Our apartment: Friday, January 18, 2013. 2:33am
Matt is blissfully snoring, Justin is crashed out in our recliner in the living room, and I am simply dreaming – of what exactly I don’t remember.
Like a clap of thunder when lightning strikes – CRACK-A-POW!!
I was out of bed and bracing myself against the pack’n'play bassinet next to our bed. I grab my phone to check the time and open the “contraction tracker” app. Somehow I know that I won’t have the wherewithal to keep using it. I tell myself to breathe and climb carefully back into bed.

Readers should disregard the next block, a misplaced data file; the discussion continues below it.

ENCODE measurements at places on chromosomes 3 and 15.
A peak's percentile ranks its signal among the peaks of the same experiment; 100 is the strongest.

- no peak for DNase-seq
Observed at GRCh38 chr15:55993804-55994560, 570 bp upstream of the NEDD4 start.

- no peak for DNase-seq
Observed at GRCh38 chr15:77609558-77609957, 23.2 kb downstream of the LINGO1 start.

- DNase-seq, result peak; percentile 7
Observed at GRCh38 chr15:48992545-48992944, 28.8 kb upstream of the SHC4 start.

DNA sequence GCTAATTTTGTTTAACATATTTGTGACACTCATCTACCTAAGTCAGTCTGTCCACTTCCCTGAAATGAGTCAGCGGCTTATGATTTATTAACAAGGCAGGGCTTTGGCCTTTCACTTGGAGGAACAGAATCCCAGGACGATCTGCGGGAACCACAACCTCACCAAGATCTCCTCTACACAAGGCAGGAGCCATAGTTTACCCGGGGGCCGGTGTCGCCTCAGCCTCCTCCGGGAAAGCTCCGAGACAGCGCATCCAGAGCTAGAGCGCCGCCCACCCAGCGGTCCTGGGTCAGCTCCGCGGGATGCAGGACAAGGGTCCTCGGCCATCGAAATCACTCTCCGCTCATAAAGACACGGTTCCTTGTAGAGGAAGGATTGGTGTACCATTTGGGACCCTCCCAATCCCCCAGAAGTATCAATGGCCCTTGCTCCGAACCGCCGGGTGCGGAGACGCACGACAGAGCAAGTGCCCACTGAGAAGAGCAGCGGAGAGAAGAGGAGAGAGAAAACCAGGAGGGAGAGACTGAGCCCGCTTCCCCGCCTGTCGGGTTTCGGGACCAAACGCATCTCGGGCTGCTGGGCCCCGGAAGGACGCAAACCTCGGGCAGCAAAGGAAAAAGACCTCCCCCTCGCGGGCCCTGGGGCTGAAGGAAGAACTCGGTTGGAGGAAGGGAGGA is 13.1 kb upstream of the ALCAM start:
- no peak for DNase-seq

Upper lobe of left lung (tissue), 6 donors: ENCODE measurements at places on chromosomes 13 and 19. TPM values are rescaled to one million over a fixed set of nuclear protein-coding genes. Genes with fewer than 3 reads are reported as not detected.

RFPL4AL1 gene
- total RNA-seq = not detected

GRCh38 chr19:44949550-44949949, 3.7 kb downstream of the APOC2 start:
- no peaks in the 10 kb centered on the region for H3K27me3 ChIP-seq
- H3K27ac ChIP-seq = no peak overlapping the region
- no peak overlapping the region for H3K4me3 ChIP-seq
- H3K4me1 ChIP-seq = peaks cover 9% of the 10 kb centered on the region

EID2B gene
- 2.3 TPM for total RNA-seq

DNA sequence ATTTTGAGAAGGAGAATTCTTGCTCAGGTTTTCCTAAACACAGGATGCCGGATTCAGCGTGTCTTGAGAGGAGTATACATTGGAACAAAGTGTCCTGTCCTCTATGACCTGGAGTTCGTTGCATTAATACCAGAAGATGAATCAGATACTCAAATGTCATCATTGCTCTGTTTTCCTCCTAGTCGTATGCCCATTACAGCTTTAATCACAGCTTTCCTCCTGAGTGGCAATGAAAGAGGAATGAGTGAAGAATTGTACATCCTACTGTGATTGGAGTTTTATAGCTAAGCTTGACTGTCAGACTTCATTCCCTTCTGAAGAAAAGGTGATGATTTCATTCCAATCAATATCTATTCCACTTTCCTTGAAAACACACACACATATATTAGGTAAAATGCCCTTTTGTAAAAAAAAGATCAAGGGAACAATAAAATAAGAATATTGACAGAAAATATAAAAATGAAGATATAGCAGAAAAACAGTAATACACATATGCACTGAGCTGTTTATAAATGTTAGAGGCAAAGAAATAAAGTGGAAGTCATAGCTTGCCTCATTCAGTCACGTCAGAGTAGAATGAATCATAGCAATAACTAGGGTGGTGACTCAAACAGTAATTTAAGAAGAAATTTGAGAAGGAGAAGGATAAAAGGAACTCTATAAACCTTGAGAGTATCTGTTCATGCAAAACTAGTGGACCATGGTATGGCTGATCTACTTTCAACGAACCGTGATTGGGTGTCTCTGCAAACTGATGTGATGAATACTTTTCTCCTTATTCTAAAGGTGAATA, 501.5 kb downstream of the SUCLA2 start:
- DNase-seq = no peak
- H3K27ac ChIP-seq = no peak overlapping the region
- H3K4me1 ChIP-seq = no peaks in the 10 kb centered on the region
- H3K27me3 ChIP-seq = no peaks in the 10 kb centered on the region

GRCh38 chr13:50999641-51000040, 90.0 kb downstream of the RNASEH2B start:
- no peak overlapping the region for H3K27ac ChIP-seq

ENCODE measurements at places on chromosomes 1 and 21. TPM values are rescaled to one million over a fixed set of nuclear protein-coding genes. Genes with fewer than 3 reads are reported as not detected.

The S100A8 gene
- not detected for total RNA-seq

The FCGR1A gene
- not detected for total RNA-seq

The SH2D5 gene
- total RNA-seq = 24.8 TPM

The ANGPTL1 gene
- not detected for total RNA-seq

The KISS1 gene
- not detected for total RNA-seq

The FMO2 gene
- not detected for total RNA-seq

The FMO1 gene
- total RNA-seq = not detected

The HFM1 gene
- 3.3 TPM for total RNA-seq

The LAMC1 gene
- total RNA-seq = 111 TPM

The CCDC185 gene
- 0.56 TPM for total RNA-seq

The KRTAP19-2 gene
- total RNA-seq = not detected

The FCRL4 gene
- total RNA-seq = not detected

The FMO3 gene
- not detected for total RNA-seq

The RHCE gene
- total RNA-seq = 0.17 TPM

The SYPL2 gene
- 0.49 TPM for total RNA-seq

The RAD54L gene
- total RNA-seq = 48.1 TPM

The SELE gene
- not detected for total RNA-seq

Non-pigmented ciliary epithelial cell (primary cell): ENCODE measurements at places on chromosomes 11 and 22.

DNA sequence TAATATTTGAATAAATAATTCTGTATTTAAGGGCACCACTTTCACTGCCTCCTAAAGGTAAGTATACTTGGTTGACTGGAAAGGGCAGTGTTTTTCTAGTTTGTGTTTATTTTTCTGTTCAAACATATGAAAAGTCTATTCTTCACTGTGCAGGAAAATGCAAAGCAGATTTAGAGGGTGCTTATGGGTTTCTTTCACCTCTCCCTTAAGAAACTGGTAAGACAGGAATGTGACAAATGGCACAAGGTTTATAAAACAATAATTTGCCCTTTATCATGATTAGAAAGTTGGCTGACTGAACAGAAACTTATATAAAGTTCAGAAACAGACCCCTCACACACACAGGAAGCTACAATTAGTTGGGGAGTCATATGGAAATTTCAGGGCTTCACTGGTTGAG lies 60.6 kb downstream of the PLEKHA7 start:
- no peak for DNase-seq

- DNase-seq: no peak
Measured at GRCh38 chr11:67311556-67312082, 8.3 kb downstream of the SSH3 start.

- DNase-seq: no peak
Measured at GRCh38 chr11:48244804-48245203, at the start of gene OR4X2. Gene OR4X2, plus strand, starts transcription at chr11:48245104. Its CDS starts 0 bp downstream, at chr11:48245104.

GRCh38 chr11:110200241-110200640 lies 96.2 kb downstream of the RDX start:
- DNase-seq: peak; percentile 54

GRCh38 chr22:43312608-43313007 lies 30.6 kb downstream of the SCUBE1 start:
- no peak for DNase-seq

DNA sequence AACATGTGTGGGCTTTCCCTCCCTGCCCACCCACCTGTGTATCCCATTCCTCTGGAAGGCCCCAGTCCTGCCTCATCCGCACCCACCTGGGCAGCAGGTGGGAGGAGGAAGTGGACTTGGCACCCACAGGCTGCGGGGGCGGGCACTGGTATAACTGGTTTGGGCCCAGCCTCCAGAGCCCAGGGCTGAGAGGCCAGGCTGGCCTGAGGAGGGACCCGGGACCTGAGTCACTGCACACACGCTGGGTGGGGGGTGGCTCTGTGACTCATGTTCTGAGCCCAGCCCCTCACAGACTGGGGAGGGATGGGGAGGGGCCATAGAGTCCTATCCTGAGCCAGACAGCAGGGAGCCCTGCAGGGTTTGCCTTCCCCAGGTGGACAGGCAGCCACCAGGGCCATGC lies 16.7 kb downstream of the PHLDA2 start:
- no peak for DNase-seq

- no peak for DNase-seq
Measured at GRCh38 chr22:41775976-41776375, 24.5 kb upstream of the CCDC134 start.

6 minutes pass and POW! Again, I’m out of bed with sharp, wrenching pain – almost stabbing. This time I feel what I can only describe as the painless tear of a taut plastic bag. I feel a slight drip, cross my legs and haul to the bathroom. I try to sit but have to settle for a hover because I’m hit with another contraction. By about 2:55am, I make it back to the bedroom where I wake Matt and tell him that THIS IS indeed IT! I call our doula at the end of the next contraction and tell her in as few words as possible. She asks if I think she has time for a quick shower before she heads to our place – I tell her sure. I mean, Justin’s labor was a medicated 16 hours! I ride through another knife-twisting contraction and then call the midwife and order Matt to start setting up the birth tub. Another contraction comes – closer now. I realize the sink is full with an unsightly number of dishes.